Today, I split my time fairly evenly between being a professional artist and being the Executive Director for the Real Academy of Art Colorado—a nonprofit dedicated to preserving and teaching 19th-century art techniques and methods to any artist, regardless of their financial status. Real Academy combined all three things for me: my love of nonprofits, my love of painting, and my love of Mythology—because nobody painted myths like the 19th century Old Masters! Lastly, I developed an art game called “Art unblocks” to inspire others to create because I found myself having days where I had the time and inclination to draw or paint but had major art blocks. 

Can you talk to us a bit about the challenges and lessons you’ve learned along the way? Looking back would you say it’s been easy or smooth in retrospect?
My journey has definitely not been smooth. I was really lucky to emerge from having an abusive parent to finding a purpose with nonprofits and art. Aside from all of the various little struggles that pop up in work life (tight deadlines, big projects, and small budgets) and art life (“Is this painting good? Am I telling the story I want to tell?”), the biggest struggle of all has really been, “Am I spreading myself too thin pursuing too many things instead of diving into one thing?” I often wish there were a roadmap to life because I never know if I’m doing it all “right” or not. However, I find a lot of joy in wearing different hats on different days and helping a wide range of people. My days are never boring and I think I’ve come as close as I can to pursuing a career that never feels like work, so in that regard, I must be doing something right! 

Appreciate you sharing that. What else should we know about what you do?
I’d say I’m known for being the person to go to when you need something done. Photography, videography, graphic design, proposal and grant writing, social media strategy, web design, product design and marketing, fundraising, board training, ghostwriting, logo design, and training others how to do all of the above. I take a lot of pride in my work and in coming through for others. Whether that’s painting a beautiful commission for someone or raising two years of a nonprofit’s operating expenses in 2 months, I want to make sure that I do everything to the best of my ability.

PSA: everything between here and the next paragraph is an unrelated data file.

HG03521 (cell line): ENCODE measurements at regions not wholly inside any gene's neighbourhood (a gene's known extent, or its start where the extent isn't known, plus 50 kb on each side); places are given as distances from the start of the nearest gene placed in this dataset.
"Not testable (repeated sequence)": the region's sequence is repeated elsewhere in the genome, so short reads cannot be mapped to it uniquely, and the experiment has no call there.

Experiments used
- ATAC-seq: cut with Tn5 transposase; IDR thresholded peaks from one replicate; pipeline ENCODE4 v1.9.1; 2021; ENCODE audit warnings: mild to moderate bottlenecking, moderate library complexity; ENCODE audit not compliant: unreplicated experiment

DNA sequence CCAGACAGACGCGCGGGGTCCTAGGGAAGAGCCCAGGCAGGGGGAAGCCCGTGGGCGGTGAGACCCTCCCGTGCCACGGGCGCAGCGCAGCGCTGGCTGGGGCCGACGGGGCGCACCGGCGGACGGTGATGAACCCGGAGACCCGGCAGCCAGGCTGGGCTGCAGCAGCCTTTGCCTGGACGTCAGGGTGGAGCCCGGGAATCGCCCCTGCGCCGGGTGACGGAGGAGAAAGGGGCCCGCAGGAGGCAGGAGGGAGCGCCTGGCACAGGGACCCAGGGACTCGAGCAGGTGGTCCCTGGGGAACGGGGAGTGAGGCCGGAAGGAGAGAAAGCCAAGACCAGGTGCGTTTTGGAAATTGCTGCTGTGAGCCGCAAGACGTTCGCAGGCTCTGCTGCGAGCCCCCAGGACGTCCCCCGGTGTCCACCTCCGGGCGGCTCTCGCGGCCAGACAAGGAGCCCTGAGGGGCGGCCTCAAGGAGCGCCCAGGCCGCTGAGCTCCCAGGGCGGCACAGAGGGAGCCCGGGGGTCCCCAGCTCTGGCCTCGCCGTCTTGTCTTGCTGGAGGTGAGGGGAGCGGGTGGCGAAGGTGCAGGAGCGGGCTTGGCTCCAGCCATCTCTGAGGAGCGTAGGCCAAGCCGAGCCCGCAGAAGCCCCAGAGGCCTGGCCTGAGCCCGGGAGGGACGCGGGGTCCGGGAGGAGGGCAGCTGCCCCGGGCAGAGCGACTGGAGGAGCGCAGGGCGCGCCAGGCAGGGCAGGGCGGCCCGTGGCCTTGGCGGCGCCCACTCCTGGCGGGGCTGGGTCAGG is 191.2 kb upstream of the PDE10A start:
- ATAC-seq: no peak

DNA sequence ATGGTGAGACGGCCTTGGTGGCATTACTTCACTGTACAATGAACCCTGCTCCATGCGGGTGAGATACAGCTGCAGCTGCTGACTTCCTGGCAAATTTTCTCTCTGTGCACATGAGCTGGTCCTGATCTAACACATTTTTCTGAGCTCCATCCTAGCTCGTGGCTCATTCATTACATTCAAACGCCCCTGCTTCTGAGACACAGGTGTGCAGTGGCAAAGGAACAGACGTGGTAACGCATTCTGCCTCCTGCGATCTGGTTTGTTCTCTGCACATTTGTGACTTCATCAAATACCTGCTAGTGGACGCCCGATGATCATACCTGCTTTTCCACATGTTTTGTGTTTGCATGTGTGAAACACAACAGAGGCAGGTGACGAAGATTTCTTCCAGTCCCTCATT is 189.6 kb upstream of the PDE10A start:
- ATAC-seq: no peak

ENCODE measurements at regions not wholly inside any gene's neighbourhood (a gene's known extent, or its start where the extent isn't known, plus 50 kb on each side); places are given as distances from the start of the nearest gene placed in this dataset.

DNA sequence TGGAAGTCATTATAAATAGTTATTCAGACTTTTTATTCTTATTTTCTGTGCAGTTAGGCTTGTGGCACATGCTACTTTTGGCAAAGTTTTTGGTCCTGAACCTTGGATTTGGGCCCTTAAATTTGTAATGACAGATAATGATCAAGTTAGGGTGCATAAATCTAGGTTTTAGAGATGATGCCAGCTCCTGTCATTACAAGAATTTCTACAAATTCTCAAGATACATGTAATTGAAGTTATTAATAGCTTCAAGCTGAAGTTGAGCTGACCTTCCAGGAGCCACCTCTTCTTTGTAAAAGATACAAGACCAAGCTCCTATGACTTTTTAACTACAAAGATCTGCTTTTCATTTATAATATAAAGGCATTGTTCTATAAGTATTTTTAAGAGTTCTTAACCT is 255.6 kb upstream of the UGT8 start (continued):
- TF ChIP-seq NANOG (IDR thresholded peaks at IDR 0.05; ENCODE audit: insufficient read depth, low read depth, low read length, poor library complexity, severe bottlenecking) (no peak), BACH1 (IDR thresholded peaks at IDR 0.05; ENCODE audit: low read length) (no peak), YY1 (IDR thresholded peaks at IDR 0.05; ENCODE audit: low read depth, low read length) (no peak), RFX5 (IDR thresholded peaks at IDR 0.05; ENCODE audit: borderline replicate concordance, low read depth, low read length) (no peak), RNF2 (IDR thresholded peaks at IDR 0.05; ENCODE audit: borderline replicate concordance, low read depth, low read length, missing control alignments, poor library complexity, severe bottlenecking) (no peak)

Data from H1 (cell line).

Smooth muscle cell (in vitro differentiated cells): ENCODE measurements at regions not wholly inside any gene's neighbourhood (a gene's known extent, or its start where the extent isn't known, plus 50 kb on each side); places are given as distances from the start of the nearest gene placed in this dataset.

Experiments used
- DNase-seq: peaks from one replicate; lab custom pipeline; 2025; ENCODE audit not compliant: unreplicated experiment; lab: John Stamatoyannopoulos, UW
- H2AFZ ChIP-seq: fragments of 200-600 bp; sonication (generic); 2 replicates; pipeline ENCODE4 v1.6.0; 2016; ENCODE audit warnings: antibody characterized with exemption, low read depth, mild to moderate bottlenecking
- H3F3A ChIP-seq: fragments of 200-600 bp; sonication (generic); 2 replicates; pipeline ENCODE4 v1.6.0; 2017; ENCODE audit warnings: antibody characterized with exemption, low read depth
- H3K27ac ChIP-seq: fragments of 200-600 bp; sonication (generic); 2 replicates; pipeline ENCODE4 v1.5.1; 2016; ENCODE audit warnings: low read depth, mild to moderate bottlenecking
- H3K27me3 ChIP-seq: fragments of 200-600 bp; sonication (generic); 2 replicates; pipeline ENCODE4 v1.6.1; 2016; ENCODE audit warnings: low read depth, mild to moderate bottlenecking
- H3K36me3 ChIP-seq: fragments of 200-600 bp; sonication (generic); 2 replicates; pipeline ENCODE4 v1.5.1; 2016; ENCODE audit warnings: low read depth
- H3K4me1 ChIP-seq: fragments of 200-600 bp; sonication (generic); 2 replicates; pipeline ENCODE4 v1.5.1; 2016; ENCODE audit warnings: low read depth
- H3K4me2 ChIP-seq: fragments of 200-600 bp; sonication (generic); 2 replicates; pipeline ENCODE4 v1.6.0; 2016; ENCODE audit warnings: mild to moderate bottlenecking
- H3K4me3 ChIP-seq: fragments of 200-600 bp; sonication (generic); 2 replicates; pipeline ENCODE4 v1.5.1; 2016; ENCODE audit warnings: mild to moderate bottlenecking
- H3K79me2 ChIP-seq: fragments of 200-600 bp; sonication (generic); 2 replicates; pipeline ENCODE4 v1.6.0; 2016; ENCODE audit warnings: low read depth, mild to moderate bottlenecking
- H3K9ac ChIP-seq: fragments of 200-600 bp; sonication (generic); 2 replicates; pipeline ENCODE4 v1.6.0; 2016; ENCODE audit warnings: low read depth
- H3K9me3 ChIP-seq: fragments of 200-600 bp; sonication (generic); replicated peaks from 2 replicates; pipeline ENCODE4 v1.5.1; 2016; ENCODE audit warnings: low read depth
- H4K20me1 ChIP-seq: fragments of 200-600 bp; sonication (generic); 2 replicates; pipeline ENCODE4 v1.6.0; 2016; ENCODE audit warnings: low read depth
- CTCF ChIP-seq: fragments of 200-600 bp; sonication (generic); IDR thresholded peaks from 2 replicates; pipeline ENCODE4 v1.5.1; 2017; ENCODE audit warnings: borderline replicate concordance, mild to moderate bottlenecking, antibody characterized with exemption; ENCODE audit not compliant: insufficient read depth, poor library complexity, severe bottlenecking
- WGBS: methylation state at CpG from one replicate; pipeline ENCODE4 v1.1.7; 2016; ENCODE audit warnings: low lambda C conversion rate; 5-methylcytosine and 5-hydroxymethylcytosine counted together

If you had to, what characteristic of yours would you give the most credit to?
When I think about the characteristics that are important to my success, I think about my very first boss: a woman named Alice Ferris. Alice taught me so much about the importance of getting community support, fundraising, managing volunteers, and (one thing that has stuck with me all these years later) that no job is too “unimportant” for her to do. She was the second-highest-ranking employee at the organization and when the janitorial staff missed one of the days that we had important donors coming to visit, she rolled up her sleeves and cleaned the bathrooms. She is a jack of all trades and in turn, inspired me to be a jack of all trades. She trusted me as a young college student to handle large projects and it made such a huge impression on me and instilled in me a passion for working hard, managing with compassion, and making a big impact with organizations that need it. I also love to learn and love to help others. The pursuit of knowledge and understanding is why I became an artist and why I continue to study all facets of art. Helping others is why I pursued a tandem career with nonprofits. And I combined both those things to make an art game called Art unblocks to help artists get out of their own way and learn through play.